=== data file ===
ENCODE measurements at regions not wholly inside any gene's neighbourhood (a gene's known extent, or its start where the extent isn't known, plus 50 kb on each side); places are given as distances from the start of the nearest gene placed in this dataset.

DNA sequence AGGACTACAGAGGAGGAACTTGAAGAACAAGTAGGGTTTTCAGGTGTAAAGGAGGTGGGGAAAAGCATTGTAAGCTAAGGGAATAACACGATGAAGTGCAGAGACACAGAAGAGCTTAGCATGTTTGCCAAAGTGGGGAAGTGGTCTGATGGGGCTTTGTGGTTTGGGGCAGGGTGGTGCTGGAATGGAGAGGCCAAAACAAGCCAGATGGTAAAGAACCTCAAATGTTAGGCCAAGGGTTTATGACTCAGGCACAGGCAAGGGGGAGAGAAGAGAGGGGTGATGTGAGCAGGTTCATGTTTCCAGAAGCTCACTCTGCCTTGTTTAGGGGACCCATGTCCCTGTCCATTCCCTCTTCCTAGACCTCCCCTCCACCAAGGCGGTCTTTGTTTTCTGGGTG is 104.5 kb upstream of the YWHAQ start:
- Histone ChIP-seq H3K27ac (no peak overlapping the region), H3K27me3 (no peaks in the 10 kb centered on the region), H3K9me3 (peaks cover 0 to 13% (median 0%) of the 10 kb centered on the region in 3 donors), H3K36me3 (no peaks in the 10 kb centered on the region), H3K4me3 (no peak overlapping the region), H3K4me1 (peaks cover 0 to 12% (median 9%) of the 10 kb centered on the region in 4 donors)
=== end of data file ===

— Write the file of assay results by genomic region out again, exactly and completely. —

ENCODE measurements at regions not wholly inside any gene's neighbourhood (a gene's known extent, or its start where the extent isn't known, plus 50 kb on each side); places are given as distances from the start of the nearest gene placed in this dataset.

DNA sequence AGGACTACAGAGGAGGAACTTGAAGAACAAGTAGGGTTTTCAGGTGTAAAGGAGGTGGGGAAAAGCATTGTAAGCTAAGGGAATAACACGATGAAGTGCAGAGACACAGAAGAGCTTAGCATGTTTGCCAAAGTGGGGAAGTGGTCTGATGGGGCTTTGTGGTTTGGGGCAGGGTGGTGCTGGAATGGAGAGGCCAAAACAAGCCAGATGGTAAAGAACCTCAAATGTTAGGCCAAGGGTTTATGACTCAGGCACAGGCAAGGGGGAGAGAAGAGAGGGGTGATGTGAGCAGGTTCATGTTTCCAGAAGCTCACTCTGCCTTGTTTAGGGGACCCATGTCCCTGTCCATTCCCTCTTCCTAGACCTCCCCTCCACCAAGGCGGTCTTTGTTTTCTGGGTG is 104.5 kb upstream of the YWHAQ start:
- Histone ChIP-seq H3K27ac (no peak overlapping the region), H3K27me3 (no peaks in the 10 kb centered on the region), H3K9me3 (peaks cover 0 to 13% (median 0%) of the 10 kb centered on the region in 3 donors), H3K36me3 (no peaks in the 10 kb centered on the region), H3K4me3 (no peak overlapping the region), H3K4me1 (peaks cover 0 to 12% (median 9%) of the 10 kb centered on the region in 4 donors)